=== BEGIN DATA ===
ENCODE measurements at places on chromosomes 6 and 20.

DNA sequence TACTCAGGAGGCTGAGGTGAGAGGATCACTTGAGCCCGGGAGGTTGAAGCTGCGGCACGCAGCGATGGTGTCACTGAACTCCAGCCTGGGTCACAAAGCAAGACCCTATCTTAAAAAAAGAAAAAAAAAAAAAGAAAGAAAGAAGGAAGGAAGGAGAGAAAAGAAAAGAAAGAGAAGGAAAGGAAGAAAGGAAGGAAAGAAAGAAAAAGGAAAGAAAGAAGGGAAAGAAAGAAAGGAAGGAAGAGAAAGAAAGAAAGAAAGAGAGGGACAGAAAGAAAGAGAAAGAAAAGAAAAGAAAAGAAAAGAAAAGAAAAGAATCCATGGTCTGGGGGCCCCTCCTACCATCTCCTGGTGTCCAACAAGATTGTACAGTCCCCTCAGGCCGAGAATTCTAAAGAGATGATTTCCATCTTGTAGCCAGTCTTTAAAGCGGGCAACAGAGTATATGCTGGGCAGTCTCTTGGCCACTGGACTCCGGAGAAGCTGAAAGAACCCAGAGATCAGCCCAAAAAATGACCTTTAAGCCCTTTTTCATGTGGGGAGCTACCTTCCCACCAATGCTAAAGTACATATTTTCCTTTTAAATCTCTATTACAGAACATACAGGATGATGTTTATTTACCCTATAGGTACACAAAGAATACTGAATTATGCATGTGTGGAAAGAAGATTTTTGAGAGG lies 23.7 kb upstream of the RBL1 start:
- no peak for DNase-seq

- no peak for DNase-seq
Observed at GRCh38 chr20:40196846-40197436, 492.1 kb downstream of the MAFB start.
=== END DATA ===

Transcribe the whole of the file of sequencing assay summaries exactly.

ENCODE measurements at places on chromosomes 6 and 20.

DNA sequence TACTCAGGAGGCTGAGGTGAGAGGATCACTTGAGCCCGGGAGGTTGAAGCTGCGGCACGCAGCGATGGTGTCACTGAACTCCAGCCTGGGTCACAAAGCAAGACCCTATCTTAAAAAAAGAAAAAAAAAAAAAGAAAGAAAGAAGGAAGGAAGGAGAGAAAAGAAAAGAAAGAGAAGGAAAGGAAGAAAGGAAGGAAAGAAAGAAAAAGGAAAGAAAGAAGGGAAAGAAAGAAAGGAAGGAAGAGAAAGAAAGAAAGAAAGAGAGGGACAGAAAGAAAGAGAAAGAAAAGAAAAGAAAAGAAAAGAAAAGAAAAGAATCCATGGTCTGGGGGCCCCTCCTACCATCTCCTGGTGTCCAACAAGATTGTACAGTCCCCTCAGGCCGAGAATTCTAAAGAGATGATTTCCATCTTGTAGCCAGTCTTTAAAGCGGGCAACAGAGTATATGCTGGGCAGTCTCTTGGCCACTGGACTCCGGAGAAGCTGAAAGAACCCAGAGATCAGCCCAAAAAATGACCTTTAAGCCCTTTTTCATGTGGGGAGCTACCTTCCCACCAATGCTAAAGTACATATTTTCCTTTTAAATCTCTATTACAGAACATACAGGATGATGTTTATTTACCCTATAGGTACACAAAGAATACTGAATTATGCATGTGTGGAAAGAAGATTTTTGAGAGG lies 23.7 kb upstream of the RBL1 start:
- no peak for DNase-seq

- no peak for DNase-seq
Observed at GRCh38 chr20:40196846-40197436, 492.1 kb downstream of the MAFB start.